The evening consisted of music by the well-known Tōru Takemitsu (Tree Line / Archipelago S.), Jo Kondo (Isthmus / Syzygia), Toshio Hosokawa (Voyage V) and the Dutch premiere of Vanishing Point by Dai Fujikura. Because of the program’s diversity the hosting concert hall, Muziekgebouw aan ‘t IJ, had called it ‘Japanse Mix‘; a Dutch name for a combination of rice crackers… Not surprisingly Reinbert de Leeuw pleaded in his introduction to forget about those nuts. So, apologies for the following ;)
My main sensation of the evening was that it completely cleared my head, almost like a yoga session! LOL. I don’t think I would have been able to listen as relaxed if I had been at home though. But tonight I was forced to stay put and listen ;)
Some thoughts & impressions…
Takemitsu is said to be the first Modern Japanese composer to be known in the West. Of course that has something to do with his affinity with jazz (among others); a genre not much to my liking — what might be the reason that I have to make an effort to appreciate his music. Although his oeuvre is quite varied of course. Here’s a quote on the interconnection of East and West by the master himself:
There is no doubt [...] the various countries and cultures of the world have begun a journey toward the geographic and historic unity of all peoples [...] The old and new exist within me with equal weight.
The evening was enclosed by two compositions of Takemitsu. The final, Archipelago S., was more ‘accessible’ to the untrained ear. It’s a piece written for 21 musicians and they all sat in a half-circle (crescent moon) on stage. Lots of solos so each got their fair share of attention ;) I’ve only got two different works of Takemitsu at home, so I’ll share with you Stanza II, performed by harpist Naoko Yoshino. Just to give you a general idea. It’s from Insomnia, a collaborative album with Gidon Kremer.
Something else Takemitsu said about his compositions appeals to me so much it really makes me want to love his music.
My music is deeply influenced by nature and Japanese gardens. From gardens, I’ve learned to treasure the Japanese sense of timing and color. Each element is precious… every rock and tree, and, somehow, we see reflected in all of them… the entire universe.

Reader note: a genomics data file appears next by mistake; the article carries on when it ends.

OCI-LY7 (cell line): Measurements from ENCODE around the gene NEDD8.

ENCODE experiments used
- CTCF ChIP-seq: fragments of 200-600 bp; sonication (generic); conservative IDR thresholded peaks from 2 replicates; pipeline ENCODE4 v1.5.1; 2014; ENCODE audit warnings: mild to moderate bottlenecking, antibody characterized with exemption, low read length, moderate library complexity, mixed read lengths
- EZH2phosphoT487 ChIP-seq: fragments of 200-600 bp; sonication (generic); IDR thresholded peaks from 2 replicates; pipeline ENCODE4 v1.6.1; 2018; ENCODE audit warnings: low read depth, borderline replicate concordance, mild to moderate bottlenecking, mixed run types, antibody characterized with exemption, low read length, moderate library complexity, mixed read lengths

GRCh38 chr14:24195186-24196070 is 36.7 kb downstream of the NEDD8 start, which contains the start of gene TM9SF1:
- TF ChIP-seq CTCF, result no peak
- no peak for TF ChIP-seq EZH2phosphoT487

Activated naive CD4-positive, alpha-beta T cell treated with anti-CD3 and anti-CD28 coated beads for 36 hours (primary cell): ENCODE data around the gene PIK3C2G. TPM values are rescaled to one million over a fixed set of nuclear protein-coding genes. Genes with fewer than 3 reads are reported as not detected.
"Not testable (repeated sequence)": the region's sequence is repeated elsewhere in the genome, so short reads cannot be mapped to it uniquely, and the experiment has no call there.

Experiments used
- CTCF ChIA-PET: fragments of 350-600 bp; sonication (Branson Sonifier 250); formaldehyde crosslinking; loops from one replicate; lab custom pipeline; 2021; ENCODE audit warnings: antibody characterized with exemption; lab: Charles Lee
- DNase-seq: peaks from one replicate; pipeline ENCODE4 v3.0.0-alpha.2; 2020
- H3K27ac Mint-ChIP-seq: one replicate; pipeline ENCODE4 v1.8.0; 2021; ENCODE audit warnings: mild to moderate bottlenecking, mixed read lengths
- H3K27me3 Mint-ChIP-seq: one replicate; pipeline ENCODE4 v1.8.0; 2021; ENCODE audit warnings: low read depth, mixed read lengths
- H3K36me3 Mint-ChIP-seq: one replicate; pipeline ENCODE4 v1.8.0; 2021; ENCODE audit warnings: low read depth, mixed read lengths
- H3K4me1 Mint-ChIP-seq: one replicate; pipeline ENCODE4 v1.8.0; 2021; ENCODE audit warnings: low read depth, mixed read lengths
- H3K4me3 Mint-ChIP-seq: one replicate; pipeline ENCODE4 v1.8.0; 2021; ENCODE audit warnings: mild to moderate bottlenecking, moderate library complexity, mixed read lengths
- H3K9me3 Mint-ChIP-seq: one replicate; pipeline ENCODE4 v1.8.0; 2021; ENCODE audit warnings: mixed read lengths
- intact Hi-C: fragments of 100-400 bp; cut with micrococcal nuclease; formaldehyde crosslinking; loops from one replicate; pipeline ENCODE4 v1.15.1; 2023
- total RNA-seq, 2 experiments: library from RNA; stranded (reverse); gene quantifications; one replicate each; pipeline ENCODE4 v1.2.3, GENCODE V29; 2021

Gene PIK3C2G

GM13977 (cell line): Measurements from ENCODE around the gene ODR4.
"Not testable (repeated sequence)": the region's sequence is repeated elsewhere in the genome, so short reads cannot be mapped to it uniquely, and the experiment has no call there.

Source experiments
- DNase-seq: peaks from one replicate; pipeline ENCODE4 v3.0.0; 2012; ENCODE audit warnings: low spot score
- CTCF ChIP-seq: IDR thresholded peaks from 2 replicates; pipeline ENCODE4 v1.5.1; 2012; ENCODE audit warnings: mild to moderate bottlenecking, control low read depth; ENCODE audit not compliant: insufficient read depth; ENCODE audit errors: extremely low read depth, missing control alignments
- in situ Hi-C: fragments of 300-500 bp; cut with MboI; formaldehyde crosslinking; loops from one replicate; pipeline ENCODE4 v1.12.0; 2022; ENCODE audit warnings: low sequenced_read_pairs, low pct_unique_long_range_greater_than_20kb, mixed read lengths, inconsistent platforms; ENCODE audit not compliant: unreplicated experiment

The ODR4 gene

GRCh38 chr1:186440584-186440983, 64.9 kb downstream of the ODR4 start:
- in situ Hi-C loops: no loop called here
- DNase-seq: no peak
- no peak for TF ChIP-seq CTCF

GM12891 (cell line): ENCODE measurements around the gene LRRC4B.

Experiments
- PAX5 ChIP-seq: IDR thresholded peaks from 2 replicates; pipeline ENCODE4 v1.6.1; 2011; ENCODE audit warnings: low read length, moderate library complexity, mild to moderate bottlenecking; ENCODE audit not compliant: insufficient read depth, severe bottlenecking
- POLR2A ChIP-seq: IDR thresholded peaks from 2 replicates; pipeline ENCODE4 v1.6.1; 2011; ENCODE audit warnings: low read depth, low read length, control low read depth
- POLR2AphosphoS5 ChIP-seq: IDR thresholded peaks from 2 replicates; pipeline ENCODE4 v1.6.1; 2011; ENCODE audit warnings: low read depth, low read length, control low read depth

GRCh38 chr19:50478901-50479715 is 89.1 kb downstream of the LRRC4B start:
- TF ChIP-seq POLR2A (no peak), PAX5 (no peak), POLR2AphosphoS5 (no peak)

Back to the concert and other composers. What I especially liked about Voyage V by Hosokawa, were the Western flutes simulating the sound of Japanese wind chimes, ending in utter silence. A vanishing point, so to say, but that was another piece of music; by Fujikura. Is there any relation to the 1971 cult movie Vanishing Point? Anyway, the premiere of this piece was impressive in that it seemed to require the utmost concentration of all performers. The composer was present and seemed very satisfied.
Now you might have noticed I didn’t mention Kondo’s music.. I’m afraid I don’t remember much about it and I didn’t note down any striking thoughts. Maybe it was so minimalistic that it seems never to have existed? Bad joke, I know :\ Dutch readers can look it up in this review in de Volkskrant of January 31, 2009.
Although it wasn’t all as exhilarating as I might have hoped, we had a nice evening out that we concluded in the bar with a drink and snacks. Nuts, of course.
Hello Japan! is swinging into 2010. January’s topic is ‘Music to my ears’. I found it really hard to decide what musical subject to concentrate on, so I am presenting a 5 part series of ‘Music Lessons’ on Fridays. Welcome to #2! And enjoy your weekend :)
After last week’s New Year’s post I’d like to stay just a little longer within the Holiday theme and talk about the extremely melancholic song Merry Christmas, Mr. Lawrence, composed by Ryuichi Sakamoto. Here’s the short version, called Father Christmas.
Quite a contrast to the ‘happy’ popgroup Pizzicato Five that I presented you with on January 1st, eh?
Merry Christmas Mr. Lawrence is the theme song from the 1983 cult movie Merry Christmas, Mr. Lawrence, for which the great musician Ryuichi Sakomoto composed the complete score. Nagisa Oshima’s film might be best known for its starring actor, pop star David Bowie playing a Japanese prisoner of war on Java in World War II. Ryuichi Sakamoto is Bowie’s opponent as a young camp commandant.
I was hugely impressed when I saw Merry Christmas, Mr. Lawrence as a teenager. It’s a dramatic history of the Second World War, parts of which still get denied in Japan today. It is amazingly well performed and directed (as far as I can remember). A very powerful movie that should be compulsory for anyone interested in history and Japan. There, I’ve said it.